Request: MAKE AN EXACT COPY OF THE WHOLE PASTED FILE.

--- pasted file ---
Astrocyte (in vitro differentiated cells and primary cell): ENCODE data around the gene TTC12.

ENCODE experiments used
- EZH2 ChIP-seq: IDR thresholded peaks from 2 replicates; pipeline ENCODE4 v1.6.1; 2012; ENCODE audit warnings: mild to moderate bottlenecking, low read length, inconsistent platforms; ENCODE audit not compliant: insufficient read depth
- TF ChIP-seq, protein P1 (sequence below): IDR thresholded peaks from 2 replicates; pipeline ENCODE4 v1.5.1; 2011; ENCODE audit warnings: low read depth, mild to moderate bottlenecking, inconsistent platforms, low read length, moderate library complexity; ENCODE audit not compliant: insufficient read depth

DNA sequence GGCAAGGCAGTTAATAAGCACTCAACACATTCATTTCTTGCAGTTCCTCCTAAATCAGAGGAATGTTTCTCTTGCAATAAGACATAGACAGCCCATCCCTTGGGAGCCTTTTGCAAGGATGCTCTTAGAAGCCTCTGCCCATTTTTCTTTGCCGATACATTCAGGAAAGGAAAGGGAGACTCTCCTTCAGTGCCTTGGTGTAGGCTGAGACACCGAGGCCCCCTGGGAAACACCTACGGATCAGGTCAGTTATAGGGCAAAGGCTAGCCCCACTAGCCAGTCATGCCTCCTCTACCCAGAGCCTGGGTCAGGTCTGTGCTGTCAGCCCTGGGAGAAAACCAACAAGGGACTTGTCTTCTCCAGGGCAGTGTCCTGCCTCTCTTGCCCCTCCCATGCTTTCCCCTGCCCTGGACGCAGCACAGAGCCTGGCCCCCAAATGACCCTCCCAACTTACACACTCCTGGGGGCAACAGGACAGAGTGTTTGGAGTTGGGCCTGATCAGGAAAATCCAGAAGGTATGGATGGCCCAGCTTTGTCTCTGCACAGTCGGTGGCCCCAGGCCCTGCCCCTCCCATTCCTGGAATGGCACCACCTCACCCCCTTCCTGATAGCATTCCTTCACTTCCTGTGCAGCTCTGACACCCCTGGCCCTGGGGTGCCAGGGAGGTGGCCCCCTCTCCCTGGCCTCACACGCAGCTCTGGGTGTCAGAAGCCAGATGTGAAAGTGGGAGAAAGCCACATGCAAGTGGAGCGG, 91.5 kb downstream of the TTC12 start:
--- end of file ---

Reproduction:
Astrocyte (in vitro differentiated cells and primary cell): ENCODE data around the gene TTC12.

ENCODE experiments used
- EZH2 ChIP-seq: IDR thresholded peaks from 2 replicates; pipeline ENCODE4 v1.6.1; 2012; ENCODE audit warnings: mild to moderate bottlenecking, low read length, inconsistent platforms; ENCODE audit not compliant: insufficient read depth
- TF ChIP-seq, protein P1 (sequence below): IDR thresholded peaks from 2 replicates; pipeline ENCODE4 v1.5.1; 2011; ENCODE audit warnings: low read depth, mild to moderate bottlenecking, inconsistent platforms, low read length, moderate library complexity; ENCODE audit not compliant: insufficient read depth

DNA sequence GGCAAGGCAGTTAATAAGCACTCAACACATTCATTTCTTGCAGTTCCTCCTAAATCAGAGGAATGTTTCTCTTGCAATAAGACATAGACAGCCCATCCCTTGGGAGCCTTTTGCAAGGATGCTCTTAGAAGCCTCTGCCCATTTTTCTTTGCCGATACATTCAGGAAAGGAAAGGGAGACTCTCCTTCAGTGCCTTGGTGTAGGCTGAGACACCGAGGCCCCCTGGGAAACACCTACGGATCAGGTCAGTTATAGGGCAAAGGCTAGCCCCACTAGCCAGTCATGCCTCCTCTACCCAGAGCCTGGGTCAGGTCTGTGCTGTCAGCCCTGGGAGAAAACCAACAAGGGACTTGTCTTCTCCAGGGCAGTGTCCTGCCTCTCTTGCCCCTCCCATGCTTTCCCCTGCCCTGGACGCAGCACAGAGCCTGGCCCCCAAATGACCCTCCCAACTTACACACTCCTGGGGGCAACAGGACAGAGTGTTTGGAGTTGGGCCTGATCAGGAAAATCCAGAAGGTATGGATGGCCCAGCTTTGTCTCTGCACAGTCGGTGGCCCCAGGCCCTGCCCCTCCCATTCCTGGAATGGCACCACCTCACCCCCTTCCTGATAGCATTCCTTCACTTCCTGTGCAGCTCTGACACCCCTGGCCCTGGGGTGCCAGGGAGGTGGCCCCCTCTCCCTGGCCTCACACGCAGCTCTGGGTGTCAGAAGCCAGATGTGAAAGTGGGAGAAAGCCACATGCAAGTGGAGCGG, 91.5 kb downstream of the TTC12 start: